I must say I am enjoying the navel-gazing by stuff and all it reveals. There seem to be more positive comments in MSM than negative so far. You are absolutely right to say that our forefathers and journalists lived in different times but that doesn't mean they were right in their attitudes and no-one is saying they were wrong in everything they did.
I think Stuff is not apologising for our history. Let's be clear that they are apologising for the blatant slanting of reporting regarding Maori over many years. Since 1840 when my ancestors were trading with Te Rauparaha in the Marlborough Sounds we have had Te Tiriti O Waitangi as a partnership document. It's good to be respecting that a little more now than we did for example at Parihaka.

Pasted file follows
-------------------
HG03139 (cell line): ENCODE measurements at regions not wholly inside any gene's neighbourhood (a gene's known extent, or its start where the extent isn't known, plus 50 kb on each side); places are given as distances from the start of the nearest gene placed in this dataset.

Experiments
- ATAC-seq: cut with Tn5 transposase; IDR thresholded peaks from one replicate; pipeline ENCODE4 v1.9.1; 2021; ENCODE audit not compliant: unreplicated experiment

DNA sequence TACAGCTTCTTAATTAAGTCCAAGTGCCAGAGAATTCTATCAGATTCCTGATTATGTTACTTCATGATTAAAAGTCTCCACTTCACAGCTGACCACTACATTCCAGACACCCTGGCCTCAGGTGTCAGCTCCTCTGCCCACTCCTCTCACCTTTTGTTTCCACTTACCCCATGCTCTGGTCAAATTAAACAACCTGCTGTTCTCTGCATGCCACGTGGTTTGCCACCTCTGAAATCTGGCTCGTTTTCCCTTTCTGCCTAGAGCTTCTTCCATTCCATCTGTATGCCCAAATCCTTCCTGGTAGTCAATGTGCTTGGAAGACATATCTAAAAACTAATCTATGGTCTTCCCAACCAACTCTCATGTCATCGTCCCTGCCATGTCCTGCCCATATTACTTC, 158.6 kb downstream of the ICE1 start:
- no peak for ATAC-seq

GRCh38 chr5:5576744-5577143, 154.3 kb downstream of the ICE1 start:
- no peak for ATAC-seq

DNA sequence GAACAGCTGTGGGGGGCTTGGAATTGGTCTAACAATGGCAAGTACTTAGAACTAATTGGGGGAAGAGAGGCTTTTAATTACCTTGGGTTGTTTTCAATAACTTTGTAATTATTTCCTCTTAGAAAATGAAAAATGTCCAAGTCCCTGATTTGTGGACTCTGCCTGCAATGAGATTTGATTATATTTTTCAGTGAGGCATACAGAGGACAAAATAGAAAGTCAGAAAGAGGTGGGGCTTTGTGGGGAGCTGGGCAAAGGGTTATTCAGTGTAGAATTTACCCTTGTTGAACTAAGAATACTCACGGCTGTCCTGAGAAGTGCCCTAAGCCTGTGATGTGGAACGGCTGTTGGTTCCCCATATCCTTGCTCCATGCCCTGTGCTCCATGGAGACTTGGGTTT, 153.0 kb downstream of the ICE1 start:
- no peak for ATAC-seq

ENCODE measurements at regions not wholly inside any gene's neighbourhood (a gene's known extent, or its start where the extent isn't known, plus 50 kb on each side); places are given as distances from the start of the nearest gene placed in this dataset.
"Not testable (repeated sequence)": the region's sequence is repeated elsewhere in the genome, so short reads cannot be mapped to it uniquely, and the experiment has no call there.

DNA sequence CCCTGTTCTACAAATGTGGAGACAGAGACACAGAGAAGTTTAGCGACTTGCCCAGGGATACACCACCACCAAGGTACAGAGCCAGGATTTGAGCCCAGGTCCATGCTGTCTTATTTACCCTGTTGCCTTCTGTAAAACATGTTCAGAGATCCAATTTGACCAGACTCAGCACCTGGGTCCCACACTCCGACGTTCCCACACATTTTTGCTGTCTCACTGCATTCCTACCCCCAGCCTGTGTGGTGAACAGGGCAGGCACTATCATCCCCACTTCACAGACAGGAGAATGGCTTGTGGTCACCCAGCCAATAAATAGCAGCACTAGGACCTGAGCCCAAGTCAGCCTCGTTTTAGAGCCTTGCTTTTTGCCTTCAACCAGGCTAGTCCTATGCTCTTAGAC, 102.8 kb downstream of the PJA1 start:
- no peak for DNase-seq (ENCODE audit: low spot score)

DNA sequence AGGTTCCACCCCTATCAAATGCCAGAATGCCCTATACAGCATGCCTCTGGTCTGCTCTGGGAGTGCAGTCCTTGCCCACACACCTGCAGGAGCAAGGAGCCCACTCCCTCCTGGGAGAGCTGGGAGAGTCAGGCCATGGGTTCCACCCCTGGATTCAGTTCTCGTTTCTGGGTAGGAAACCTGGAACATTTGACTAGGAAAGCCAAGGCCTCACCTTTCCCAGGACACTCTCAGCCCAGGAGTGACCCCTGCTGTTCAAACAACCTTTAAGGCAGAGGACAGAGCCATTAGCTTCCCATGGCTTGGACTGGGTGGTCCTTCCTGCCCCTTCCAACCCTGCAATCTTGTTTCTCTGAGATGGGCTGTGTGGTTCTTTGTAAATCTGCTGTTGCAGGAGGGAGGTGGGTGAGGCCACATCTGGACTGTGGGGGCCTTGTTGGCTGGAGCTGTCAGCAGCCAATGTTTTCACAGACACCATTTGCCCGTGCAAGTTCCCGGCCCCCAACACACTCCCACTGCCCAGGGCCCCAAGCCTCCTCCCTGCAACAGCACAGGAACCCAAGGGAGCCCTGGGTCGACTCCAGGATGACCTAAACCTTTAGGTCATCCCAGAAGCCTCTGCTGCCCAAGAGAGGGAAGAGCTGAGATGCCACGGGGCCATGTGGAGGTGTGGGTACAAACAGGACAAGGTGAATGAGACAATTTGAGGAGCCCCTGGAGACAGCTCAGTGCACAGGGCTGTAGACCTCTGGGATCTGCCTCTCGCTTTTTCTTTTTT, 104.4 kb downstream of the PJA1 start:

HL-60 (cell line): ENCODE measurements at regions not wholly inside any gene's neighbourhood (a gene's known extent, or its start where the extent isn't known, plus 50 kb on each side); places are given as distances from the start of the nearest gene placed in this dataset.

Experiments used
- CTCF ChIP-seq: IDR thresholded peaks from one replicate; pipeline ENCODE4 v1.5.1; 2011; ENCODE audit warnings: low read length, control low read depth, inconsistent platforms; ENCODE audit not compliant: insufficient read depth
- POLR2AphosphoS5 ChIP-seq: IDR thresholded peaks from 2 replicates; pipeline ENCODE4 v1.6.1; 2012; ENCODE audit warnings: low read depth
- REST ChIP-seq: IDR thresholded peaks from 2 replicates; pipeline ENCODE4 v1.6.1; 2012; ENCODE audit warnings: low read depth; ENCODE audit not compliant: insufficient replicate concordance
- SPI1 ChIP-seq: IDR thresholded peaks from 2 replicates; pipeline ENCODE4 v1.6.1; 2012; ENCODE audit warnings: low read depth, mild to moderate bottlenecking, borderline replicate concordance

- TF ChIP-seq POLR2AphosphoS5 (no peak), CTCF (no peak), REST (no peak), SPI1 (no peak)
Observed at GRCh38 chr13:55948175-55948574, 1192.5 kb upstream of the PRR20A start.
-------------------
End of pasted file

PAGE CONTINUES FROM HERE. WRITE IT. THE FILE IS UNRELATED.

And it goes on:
I challenge anyone who is upset at having to face up to racial injustice to ask to visit their local marae (which I wonder if you would even know where to find it)? They may be surprised at the warmth of the welcome they will undoubtedly receive not to mention the cultural ambience and artistic feel of the surroundings. Then they may be able to forgive themselves in acceptance and humility for having been, as I have been, a little out of step with basic humanity. It was no-one's fault exactly but we were all wrong at times.
Best wishes, Marg

Brendan McNeill said...

Do keep up with the historical perspective Chris.